Upon completion of her doctorate, Dr. Charpentier spent a few years working in the States before winding up at the University of Vienna where she started a research group. Her focus was still on the bacteria Streptococcus pyogenes, which causes millions of people to suffer through infections like tonsillitis and impetigo each year. It also causes sepsis, which officially makes it a flesh-eating bacterium.

In 2009, Dr. Charpentier moved to northern Sweden to accept a research opportunity. She continued working on S. pyogenes and mapped the small RNAs found within. Along the way, Dr. Charpentier discovered a small RNA molecule whose genetic code is really close to the CRISPR sequence in its genome.

Although she had never worked with CRISPR before, Dr. Charpentier had her team map out the CRISPR system in the S. pyogenes bacterium. The system had already been shown to only need a single Cas protein to cut up virus DNA, but Dr. Charpentier discovered that the small RNA molecule, now named trans-activating crispr RNA or tracrRNA is necessary for the maturation of the long RNA created in the CRISPR process. At that point, Dr. Charpentier was excited about CRISPR and wanted to team up with a biochemist to advance the research. Her number one choice was Jennifer Doudna.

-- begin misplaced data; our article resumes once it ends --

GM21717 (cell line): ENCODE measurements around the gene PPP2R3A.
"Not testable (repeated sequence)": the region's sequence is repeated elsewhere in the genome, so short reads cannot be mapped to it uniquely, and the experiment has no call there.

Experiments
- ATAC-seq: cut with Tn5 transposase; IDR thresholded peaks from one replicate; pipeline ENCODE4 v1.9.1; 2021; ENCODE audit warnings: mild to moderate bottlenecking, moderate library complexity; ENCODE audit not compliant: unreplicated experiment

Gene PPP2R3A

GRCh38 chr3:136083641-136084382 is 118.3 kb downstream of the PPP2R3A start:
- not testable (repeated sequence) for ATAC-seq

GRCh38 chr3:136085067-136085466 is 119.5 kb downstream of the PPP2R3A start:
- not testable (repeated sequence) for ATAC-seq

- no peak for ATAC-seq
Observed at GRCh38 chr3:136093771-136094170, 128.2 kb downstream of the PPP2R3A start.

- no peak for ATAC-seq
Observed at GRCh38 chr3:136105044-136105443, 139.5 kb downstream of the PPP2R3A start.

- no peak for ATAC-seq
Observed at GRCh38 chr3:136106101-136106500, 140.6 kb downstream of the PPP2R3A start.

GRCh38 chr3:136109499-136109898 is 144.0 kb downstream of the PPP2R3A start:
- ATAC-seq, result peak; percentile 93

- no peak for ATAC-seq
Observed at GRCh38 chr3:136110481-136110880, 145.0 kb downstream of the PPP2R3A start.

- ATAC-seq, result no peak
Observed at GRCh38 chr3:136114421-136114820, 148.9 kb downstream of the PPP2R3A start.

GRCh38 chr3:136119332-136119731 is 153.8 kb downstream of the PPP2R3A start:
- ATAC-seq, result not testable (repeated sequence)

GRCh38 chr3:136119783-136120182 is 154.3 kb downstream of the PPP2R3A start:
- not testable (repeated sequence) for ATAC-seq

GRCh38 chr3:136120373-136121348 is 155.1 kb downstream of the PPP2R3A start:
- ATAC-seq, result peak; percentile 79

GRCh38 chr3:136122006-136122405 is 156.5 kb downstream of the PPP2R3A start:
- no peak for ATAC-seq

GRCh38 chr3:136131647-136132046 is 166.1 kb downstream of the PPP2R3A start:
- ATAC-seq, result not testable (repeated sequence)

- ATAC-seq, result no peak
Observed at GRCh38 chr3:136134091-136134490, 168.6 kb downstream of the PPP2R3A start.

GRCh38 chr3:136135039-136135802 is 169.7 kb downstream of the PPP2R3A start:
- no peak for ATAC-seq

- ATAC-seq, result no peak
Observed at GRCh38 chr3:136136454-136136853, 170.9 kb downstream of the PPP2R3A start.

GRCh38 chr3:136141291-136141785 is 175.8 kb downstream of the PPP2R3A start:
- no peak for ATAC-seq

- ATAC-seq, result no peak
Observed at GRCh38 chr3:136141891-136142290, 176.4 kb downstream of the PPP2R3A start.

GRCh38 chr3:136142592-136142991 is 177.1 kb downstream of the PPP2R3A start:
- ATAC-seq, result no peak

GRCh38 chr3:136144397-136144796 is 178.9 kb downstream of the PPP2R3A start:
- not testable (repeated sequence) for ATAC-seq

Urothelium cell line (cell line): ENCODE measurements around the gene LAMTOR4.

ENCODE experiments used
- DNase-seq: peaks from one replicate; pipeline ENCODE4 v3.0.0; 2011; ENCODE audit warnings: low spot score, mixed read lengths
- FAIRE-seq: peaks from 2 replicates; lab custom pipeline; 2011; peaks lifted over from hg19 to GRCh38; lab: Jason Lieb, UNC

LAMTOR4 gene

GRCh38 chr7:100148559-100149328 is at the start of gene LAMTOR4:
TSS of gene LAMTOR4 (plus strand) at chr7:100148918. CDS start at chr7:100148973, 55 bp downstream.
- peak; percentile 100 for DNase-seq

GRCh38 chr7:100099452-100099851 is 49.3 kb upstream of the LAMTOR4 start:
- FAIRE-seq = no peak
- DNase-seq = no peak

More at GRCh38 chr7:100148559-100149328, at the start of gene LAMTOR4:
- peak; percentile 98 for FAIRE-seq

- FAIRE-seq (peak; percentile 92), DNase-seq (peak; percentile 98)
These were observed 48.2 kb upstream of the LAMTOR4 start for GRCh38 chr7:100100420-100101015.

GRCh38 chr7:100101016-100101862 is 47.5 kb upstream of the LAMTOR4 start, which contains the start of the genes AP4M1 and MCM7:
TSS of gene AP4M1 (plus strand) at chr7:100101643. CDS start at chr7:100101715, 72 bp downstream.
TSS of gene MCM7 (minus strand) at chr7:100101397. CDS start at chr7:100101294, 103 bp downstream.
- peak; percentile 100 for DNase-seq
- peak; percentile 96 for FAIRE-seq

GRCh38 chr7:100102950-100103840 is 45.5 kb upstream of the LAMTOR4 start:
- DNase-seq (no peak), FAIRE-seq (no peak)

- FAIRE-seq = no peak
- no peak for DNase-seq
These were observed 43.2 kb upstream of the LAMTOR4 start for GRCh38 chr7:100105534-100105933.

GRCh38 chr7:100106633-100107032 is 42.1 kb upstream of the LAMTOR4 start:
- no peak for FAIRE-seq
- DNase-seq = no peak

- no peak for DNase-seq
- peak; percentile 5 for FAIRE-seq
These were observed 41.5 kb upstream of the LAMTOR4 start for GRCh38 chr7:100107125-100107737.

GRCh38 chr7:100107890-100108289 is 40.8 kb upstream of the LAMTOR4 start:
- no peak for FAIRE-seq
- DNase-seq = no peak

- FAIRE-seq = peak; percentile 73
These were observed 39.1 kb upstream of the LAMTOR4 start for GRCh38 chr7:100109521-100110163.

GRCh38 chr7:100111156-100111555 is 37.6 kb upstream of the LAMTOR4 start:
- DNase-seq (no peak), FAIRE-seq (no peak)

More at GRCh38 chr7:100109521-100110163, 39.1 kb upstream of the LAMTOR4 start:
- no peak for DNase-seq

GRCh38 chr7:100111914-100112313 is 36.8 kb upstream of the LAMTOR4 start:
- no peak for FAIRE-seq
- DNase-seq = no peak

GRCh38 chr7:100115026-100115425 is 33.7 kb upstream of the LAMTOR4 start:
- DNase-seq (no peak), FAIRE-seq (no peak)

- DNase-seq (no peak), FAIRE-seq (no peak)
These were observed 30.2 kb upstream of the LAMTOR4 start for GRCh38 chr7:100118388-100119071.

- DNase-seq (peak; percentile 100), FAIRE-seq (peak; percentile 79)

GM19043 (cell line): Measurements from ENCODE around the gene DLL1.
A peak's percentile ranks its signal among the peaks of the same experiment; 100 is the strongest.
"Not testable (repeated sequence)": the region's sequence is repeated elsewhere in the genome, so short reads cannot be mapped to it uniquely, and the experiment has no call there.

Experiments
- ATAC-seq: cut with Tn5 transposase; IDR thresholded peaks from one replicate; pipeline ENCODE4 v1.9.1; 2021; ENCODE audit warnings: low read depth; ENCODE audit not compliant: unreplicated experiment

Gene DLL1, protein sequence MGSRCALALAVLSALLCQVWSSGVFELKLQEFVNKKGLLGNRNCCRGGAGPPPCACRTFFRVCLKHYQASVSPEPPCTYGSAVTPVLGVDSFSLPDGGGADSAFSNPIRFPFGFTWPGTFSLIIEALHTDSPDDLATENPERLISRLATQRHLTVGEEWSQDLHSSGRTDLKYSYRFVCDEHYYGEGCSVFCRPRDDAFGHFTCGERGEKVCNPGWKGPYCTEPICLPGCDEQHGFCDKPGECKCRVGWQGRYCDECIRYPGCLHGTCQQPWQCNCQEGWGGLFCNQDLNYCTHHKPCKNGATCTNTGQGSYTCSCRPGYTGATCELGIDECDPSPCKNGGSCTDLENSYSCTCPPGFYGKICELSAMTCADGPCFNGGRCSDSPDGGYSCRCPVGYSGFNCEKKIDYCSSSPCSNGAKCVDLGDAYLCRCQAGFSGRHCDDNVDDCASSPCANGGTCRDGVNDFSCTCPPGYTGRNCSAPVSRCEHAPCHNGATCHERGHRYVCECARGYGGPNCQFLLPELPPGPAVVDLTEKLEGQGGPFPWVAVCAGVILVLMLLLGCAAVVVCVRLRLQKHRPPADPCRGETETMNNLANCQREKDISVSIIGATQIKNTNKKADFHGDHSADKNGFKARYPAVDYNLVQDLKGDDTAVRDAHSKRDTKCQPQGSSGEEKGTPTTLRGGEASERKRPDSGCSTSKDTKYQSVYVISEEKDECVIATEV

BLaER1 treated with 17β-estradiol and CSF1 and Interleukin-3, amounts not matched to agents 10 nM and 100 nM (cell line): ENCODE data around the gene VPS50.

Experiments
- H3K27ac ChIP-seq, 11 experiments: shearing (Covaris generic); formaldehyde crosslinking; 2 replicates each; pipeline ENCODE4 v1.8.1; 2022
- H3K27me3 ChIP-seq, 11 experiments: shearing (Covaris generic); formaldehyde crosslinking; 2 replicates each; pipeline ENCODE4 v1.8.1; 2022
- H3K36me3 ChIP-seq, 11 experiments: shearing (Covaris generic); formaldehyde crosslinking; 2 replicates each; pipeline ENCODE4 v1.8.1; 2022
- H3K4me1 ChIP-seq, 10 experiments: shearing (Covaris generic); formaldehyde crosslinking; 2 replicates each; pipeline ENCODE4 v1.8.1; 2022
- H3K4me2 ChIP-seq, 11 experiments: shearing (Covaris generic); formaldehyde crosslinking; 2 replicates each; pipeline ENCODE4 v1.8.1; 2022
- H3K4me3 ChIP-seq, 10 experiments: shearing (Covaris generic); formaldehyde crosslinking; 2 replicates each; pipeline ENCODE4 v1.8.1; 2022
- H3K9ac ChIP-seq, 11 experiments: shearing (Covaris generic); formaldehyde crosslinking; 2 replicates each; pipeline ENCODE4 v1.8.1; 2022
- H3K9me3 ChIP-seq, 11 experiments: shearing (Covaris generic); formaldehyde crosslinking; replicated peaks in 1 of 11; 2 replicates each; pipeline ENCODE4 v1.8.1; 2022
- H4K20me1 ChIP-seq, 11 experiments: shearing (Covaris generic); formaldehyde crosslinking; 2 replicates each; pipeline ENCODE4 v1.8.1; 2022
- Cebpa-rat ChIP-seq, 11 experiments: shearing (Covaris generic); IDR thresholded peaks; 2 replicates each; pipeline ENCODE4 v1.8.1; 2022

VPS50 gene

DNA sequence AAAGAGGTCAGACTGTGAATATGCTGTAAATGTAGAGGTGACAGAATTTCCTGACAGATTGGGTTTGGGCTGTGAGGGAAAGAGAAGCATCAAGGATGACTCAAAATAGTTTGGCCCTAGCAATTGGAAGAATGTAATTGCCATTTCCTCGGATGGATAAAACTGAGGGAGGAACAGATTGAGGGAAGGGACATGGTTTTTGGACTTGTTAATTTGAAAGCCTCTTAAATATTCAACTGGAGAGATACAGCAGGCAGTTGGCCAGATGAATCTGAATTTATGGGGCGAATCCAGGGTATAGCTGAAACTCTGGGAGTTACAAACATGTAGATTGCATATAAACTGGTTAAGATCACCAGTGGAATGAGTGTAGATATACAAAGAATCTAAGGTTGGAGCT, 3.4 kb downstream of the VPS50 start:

Dr. Jennifer Doudna via Wikimedia Commons

Jennifer Doudna Runs RNA Interference

Jennifer A. Doudna was born February 19th, 1964 in Washington, DC, but grew up in Hilo, Hawaii. She earned a BA from Pomona College in 1985, and a PhD from Harvard Medical School in 1989. Dr. Doudna is currently a professor of chemistry and of molecular and cell biology at UC Berkley as well as an adjunct professor of cellular and molecular pharmacology at UC San Francisco.